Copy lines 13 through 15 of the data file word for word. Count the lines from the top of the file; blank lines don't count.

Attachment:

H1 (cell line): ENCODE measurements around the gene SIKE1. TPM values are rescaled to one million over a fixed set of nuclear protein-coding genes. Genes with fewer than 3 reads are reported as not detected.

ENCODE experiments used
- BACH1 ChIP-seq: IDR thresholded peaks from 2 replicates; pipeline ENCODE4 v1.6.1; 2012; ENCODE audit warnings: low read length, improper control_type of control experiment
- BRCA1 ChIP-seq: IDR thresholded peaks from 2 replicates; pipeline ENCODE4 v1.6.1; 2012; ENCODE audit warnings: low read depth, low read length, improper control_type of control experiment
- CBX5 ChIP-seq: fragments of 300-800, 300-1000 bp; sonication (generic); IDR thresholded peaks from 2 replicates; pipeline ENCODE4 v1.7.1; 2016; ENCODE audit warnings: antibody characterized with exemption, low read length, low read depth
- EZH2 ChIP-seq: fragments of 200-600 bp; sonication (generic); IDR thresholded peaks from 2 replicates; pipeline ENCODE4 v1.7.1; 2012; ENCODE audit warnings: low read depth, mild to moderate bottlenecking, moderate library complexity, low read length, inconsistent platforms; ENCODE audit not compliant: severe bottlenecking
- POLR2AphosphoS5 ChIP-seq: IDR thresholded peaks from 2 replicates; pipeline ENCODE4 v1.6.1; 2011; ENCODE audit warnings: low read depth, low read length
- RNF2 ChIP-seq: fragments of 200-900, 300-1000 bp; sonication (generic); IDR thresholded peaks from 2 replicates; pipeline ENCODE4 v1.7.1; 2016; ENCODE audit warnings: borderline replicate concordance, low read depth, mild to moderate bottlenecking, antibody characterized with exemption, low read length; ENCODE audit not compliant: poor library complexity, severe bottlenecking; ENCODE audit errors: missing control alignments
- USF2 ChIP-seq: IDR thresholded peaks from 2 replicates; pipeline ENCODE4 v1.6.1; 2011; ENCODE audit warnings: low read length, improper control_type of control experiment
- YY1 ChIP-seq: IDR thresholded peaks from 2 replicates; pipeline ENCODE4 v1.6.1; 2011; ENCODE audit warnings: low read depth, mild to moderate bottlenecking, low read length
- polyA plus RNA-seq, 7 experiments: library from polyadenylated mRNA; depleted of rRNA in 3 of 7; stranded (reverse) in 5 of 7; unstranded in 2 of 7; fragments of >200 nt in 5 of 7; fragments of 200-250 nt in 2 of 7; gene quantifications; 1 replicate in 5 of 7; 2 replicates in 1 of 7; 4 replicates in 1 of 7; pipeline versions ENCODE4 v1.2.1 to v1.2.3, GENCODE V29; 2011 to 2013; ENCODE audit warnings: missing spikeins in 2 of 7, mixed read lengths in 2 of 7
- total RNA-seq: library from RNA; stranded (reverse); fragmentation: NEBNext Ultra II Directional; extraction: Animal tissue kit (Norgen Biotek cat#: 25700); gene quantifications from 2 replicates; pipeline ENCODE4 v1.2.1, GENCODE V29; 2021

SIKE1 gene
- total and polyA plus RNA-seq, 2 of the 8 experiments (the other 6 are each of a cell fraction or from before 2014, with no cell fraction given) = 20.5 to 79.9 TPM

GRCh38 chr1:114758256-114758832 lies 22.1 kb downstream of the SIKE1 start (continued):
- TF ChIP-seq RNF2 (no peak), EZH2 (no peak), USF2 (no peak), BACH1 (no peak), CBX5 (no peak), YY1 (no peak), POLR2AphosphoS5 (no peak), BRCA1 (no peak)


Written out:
SIKE1 gene
- total and polyA plus RNA-seq, 2 of the 8 experiments (the other 6 are each of a cell fraction or from before 2014, with no cell fraction given) = 20.5 to 79.9 TPM

GRCh38 chr1:114758256-114758832 lies 22.1 kb downstream of the SIKE1 start (continued):